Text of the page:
The pomegranate is one of the most famous and celebrated fruits of the Mediterranean and Middle Eastern regions. Since ancient times, the many seeds of the fruit have symbolised hope, eternity, fertility and prosperity. Ancient Greeks used the tart, sharp-tasting juice of unripe pomegranates in the same way that we use lemon juice today. Since ancient times and right up to the present, Greeks have broken a pomegranate fruit on the threshold of shops, homes and offices on New Year’s day to ensure happiness and prosperity for the year ahead.
The pomegranate is the fruit of Punica granatum, a bush or small tree of Western Asia. The plant, which may attain 5 or 7 metres in height, has lance-shaped, bright-green leaves about 75 millimetres long and beautiful orange-red flowers, the petals of which are borne on a bright red, waxy calyx tube. The fruit is the size of a large orange, obscurely six-sided, with a smooth, leathery skin that ranges from brownish yellow to red; within, it is divided into several chambers containing many thin, transparent vesicles of reddish, juicy pulp, each surrounding an angular, elongated seed. The fruit is eaten fresh, and the juice is the source of grenadine syrup, used in flavourings and liqueurs.
Throughout the Orient, the pomegranate has since earliest times occupied a position of importance alongside the grape and the fig. According to the Bible, King Solomon possessed an orchard of pomegranates, and, when the children of Israel, wandering in the wilderness, sighed for the abandoned comforts of Egypt, the cooling pomegranates were remembered longingly. The Muslims held the fruit in high regard as it was praised in the Koran. While the pomegranate is considered indigenous to Iran and neighbouring countries, its cultivation long ago encircled the Mediterranean and extended through the Arabian Peninsula, Afghanistan, and India. It is commonly cultivated in the Americas from the warmer parts of the United States to Chile.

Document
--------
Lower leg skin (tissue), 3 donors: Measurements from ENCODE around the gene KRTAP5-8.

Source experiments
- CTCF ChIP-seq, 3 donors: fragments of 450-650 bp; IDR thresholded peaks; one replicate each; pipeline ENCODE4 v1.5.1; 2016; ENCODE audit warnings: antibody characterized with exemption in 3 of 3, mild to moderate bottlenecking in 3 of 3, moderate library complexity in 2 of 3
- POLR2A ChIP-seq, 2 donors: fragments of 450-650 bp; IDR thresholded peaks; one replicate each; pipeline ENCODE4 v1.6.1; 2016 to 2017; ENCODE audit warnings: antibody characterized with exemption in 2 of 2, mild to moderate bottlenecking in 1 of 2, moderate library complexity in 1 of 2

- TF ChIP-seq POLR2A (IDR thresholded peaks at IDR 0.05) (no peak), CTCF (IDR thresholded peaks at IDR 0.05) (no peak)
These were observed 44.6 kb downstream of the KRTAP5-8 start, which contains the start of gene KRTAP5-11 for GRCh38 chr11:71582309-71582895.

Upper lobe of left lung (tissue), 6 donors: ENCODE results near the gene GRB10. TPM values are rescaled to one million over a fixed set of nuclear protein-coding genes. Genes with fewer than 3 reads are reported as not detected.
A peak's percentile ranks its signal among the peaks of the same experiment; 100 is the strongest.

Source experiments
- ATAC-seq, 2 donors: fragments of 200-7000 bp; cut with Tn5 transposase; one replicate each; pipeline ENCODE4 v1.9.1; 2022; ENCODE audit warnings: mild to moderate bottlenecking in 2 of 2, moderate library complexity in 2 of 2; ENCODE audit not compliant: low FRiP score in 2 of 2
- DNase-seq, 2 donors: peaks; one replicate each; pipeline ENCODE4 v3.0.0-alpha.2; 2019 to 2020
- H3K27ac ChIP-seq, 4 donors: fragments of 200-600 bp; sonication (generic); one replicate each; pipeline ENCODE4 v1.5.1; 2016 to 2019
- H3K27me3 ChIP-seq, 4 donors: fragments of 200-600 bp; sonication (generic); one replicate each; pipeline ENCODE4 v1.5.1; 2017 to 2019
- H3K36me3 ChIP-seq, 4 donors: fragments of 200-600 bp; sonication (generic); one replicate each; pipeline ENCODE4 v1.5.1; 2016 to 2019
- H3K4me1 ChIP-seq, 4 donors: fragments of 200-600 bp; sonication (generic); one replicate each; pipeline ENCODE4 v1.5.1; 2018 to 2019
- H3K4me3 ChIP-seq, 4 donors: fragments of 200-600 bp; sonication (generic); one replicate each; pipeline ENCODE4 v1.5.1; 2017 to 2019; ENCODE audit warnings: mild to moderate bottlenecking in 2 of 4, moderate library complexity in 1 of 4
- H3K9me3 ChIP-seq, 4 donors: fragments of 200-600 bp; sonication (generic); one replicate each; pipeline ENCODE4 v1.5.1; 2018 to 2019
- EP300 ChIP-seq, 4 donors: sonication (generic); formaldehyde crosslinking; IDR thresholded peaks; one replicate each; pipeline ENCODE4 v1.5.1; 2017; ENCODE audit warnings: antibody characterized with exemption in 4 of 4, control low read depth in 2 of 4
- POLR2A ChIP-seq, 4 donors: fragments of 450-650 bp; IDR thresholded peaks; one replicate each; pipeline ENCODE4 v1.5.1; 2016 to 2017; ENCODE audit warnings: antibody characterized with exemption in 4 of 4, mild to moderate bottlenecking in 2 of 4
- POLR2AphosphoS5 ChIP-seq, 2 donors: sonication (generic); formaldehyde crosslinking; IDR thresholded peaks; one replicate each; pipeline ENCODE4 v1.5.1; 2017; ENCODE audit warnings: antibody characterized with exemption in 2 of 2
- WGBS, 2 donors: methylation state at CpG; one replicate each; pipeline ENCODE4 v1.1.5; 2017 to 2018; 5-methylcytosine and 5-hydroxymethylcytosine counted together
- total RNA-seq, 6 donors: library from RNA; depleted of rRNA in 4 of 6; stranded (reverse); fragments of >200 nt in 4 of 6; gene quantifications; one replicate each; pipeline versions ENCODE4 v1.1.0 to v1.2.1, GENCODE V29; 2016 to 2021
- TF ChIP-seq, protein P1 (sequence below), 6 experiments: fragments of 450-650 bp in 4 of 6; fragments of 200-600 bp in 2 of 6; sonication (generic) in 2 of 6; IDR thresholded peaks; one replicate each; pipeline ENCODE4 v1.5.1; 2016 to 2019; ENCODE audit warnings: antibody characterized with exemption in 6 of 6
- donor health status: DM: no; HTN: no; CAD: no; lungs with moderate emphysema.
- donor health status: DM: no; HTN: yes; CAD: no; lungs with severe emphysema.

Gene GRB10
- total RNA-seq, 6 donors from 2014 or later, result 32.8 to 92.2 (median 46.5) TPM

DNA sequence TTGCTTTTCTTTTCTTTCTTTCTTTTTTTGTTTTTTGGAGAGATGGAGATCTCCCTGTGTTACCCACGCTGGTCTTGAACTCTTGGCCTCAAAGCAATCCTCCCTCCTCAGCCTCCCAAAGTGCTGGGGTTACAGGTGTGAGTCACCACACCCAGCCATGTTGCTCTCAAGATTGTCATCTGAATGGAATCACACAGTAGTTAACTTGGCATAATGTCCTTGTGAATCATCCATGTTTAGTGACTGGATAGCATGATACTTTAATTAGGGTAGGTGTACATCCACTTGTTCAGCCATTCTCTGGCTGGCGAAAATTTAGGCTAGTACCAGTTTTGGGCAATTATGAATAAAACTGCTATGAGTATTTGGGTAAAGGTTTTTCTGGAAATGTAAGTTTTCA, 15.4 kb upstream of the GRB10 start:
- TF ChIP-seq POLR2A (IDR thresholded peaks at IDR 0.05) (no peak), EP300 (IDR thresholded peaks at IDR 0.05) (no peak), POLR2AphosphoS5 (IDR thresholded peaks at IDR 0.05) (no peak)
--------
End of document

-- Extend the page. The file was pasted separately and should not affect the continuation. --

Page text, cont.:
The ancient Greek legend of Persephone (Latin = Proserpina) contains a poignant detail involving the pomegranate. Persephone was the daughter of Zeus, the chief god, and Demeter, the goddess of agriculture. Persephone was gathering flowers in the Vale of Nysa when she was seized by Hades, god of the Underworld, and taken to the nether regions. Upon learning of the abduction, her mother, Demeter, in her misery, became unconcerned with the harvest or the fruitfulness of the Earth, so that widespread famine ensued. Zeus then intervened, commanding Hades to release Persephone to her mother. Because Persephone had eaten four pomegranate seeds in the underworld, she could not be completely freed but had to remain one-third of the year with Hades, spending the other two-thirds with her mother. The story that Persephone spent four months of each year in the underworld was no doubt meant to account for the barren appearance of Greek fields in full summer (after harvest), before their revival in the autumn rains, when they are ploughed and sown.
This post is part of the Our World Tuesday meme,
and also part of the Ruby Tuesday meme,
and also part of the Wordless Wednesday meme,
and also part of the Trees & Bushes meme.